Master of Science (MS)


Civil and Environmental Engineering

Document Type



Louisiana possesses over 350,000 acres of unique floating vegetated systems known as floating marshes or flotants. Due to their buoyant nature, floating marshes are susceptible to high energy changes in the hydrodynamic environment that may result from proposed river diversion projects which introduce flow to areas that are typically somewhat isolated. The overall goal of this research is to improve the understanding of how exposed flotants deteriorate under increased hydrodynamic stresses. More specifically, this thesis aims to answer how the material limits of floating marshes can be measured and how the mats interact with hydrodynamics. The two primary objectives are: 1) Develop a technique for accurate, in-situ measurement vegetative mat root-soil matrix material properties; and 2) Develop a means for predicting floating marsh washout (critical velocities) through numerically modeled derived empirical relationships. The device constructed to capture the tensile properties of the vegetative mats, called the Marsh Mat Tensile Strength Tester (MMTST), successfully produced full stress-strain profiles including the Young’s modulus, yield stress, and ultimate strength of a root-soil matrix (sod). The estimated mean Young’s modulus, yield stress, and ultimate strength values (sod) were found to be 31.95 kPa, 9.58 kPa, and 9.91 kPa, respectively. Next, flows around 25 idealized mat geometries were simulated with 2-D & 3-D Fluent models. Mat-specific drag coefficients (Cd,m) were found ranging from 1.084-1.645 depending on mat aspect ratio. An equation developed for predicting Cd,m successfully estimated the modeled drag coefficients with a mean percentage error of 2.33%. A finite element analysis (FEA) was performed on the 25 mat shapes using the predicted drag forces and the material properties measured by the MMTST. By applying various failure criteria (Fc), a correlation was found between the modified mat width-to-length aspect ratio (𝛽) and critical velocity (Vc). The critical velocities ranged from 0.31-1.48 m/s depending on mat aspect ratio and material properties. The general equation developed for predicting floating marsh failure due to flow, in the form: Vc = f(𝛽,Fc), performed well with a mean percentage error of 3.33% relative to the unique values directly extracted from the FEA.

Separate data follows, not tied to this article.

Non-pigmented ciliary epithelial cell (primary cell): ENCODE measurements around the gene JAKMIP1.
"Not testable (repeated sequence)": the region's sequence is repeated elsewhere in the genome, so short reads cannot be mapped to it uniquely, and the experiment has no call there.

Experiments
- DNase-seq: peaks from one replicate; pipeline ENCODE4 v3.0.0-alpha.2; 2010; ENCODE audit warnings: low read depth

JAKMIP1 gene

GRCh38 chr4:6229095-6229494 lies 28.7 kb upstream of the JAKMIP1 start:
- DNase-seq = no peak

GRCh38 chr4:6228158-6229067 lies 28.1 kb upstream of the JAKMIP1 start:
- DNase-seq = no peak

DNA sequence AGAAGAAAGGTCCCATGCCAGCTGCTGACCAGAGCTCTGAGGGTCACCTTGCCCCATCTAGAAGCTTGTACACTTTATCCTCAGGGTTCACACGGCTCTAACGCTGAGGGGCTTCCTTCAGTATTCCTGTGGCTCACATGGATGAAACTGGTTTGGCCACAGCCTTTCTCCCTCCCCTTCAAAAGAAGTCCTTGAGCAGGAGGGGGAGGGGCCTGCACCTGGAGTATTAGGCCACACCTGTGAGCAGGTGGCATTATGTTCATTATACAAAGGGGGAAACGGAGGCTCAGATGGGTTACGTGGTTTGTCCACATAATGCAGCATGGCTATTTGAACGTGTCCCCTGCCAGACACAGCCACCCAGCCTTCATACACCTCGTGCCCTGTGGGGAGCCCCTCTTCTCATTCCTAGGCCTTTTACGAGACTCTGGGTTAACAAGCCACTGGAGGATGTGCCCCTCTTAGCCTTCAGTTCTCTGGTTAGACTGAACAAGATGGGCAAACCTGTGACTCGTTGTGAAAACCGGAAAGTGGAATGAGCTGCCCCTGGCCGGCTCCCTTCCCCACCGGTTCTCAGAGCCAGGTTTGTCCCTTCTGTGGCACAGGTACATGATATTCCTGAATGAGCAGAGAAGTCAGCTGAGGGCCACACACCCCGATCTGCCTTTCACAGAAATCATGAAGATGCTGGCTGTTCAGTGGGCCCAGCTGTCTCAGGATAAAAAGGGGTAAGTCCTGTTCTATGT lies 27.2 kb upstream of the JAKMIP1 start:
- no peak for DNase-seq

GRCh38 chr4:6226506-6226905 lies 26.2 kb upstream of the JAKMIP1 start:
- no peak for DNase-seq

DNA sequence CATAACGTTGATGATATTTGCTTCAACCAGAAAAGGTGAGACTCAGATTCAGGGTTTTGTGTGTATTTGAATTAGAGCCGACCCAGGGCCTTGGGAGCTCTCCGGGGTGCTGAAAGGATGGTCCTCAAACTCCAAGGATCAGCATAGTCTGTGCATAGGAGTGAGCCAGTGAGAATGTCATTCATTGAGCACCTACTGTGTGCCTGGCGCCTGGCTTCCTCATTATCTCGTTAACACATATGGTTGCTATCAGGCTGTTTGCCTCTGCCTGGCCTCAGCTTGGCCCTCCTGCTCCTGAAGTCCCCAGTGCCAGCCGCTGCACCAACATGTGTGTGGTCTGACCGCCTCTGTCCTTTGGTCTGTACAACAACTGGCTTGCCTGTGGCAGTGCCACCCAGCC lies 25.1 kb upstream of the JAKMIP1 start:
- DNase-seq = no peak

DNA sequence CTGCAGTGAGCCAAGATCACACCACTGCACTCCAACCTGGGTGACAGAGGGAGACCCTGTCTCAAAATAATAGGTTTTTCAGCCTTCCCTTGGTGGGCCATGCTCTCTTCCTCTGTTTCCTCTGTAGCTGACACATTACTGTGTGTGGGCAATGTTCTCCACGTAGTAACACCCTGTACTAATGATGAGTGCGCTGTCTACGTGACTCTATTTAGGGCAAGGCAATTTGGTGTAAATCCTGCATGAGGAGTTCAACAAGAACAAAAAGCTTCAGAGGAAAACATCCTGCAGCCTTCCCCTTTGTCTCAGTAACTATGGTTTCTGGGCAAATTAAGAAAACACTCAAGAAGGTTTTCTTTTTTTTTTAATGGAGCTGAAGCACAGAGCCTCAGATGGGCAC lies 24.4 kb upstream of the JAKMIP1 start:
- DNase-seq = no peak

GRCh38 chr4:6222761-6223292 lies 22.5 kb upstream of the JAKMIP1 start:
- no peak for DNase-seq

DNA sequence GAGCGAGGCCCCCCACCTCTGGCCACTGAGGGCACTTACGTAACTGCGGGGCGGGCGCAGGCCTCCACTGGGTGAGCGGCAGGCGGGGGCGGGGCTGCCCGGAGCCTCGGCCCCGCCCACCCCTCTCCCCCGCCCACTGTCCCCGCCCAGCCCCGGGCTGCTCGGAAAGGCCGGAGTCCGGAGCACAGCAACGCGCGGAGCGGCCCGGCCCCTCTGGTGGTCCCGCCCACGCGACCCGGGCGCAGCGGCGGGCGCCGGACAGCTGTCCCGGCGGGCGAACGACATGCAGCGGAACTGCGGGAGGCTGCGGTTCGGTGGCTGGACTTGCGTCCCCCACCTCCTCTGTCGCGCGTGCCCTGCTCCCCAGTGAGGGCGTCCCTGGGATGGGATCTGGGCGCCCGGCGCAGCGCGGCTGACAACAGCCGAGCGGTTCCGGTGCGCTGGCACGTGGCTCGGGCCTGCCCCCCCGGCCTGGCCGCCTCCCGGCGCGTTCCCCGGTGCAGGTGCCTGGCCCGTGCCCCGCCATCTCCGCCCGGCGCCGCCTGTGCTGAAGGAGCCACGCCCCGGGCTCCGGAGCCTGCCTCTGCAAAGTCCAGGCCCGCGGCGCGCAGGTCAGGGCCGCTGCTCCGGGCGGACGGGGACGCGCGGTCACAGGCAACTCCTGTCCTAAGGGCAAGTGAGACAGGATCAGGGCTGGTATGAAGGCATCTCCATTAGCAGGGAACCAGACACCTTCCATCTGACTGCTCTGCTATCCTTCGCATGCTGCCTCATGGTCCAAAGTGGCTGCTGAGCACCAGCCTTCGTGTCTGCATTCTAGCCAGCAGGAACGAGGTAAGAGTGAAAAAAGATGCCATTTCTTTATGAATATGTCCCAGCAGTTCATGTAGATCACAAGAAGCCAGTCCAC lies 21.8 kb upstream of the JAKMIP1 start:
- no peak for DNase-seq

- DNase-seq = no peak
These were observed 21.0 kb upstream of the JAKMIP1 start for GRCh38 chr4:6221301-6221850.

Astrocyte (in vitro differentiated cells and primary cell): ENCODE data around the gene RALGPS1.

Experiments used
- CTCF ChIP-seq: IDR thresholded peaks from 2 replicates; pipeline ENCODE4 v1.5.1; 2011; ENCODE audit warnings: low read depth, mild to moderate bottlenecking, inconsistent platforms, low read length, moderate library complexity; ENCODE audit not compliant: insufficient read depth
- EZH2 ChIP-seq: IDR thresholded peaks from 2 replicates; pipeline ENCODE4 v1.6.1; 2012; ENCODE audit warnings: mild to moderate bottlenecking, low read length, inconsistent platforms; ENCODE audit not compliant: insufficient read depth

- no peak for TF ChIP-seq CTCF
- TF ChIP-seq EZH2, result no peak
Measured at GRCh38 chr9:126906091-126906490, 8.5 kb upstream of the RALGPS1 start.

Document Availability at the Time of Submission

Release the entire work immediately for access worldwide.

Committee Chair

Willson, Clinton